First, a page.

Afterwards, you have to prepare your soil so that it can continue harvesting foods for several seasons to come without additional care. This can be done with soil moderators, soil amendments, or simply by laying a piece of cardboard wherever you plan to plant something – and some wood chips or manure to help the soil decompose. This process is also called the lasagna or sheet mulch method.
Next comes planting the canopy layer, otherwise the tallest trees – which hopefully, will already be done by nature for you in your backyard or available land. To maximize the food in your food forest, you could plant fruit trees – such as cherry trees or plum trees. Afterwards comes the understory layers, which can be additional berry bushes – but remember, these should be planted in the same direction of the sun to ensure the berries have the nutrients they need to grow. Then comes the herbaceous layer – which can consist of typical herbs you’ll regularly use in dishes, such as rosemary, mint, sage, thyme, or lavender. Finally, some small additional small plants should be added to shade the herbs, such as lettuces, edible flowers, or beans. While they are not essential, planting produce with vines can help to ensure year-round harvest. These could include potatoes, squashes, cucumbers, or grapes.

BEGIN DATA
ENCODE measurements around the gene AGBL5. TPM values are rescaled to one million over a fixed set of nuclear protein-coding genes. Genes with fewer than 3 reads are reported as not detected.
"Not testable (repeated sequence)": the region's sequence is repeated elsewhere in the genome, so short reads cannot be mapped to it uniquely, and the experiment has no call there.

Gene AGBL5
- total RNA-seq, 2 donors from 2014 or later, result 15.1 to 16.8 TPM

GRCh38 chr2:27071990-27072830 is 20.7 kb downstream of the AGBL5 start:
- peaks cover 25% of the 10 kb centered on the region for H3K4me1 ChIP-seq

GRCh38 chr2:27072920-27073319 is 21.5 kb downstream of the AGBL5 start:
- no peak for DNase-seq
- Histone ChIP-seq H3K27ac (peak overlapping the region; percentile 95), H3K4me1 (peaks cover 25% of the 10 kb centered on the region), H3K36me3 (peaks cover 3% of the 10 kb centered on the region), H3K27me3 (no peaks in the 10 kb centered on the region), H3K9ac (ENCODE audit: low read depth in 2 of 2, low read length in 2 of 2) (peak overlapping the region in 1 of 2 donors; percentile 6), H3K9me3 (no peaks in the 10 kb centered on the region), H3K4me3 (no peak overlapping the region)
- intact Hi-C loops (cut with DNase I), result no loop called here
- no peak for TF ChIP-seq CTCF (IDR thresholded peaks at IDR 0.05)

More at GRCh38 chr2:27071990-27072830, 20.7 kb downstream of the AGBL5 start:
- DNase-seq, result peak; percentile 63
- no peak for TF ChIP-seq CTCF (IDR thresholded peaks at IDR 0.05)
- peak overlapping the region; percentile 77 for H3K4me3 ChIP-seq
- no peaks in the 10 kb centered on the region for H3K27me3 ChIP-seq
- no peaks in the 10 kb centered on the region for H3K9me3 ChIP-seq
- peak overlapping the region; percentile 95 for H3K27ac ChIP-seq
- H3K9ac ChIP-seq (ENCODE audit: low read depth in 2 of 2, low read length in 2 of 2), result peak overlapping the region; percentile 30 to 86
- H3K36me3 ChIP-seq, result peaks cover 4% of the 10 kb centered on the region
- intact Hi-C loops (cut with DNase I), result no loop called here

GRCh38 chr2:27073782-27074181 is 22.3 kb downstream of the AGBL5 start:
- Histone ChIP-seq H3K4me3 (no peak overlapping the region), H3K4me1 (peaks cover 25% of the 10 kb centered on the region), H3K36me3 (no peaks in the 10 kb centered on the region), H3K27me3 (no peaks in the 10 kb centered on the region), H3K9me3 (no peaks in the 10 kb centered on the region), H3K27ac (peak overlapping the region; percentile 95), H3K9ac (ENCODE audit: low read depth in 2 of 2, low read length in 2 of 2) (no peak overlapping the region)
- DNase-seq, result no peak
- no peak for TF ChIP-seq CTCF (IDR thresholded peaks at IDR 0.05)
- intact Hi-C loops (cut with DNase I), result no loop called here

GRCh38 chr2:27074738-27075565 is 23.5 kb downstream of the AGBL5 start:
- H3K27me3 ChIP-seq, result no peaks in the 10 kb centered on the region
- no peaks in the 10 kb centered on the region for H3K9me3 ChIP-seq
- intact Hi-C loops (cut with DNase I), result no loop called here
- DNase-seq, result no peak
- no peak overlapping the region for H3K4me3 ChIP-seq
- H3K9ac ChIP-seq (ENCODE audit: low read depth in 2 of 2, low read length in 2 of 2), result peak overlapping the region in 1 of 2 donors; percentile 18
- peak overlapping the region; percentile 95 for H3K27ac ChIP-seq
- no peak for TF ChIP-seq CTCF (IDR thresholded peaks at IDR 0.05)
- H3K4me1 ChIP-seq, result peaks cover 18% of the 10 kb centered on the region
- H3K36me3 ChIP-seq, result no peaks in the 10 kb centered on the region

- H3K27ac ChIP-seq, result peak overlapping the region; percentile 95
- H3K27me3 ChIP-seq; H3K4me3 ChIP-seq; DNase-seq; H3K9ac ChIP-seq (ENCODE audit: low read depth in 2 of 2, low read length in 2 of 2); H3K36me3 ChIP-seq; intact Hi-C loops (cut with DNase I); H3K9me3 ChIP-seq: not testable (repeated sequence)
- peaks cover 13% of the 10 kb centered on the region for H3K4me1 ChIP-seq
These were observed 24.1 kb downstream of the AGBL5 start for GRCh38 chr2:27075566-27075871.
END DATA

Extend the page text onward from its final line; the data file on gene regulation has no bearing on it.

Growing a food forest is bound to be a process of trial and error. In other words, the first year of your food forest may not go exactly according to plan – but in the long-run, a food forest can help to save money, avoid the use of plastic, and reduce emissions.
What about Greenly?
If reading this article on the food forest has made you interested in reducing your carbon emissions to further fight against climate change – Greenly can help you!
If you’re looking for ways to contribute to projects that contribute to positive environmental change such as a food forest, Greenly has an entire marketplace to help you find the perfect carbon offsetting project – to both offset your own emissions and encourage new ways of planting and growing crops.
Greenly can help you make an environmental change for the better, starting with a carbon footprint assessment to know how much carbon emissions your company produces.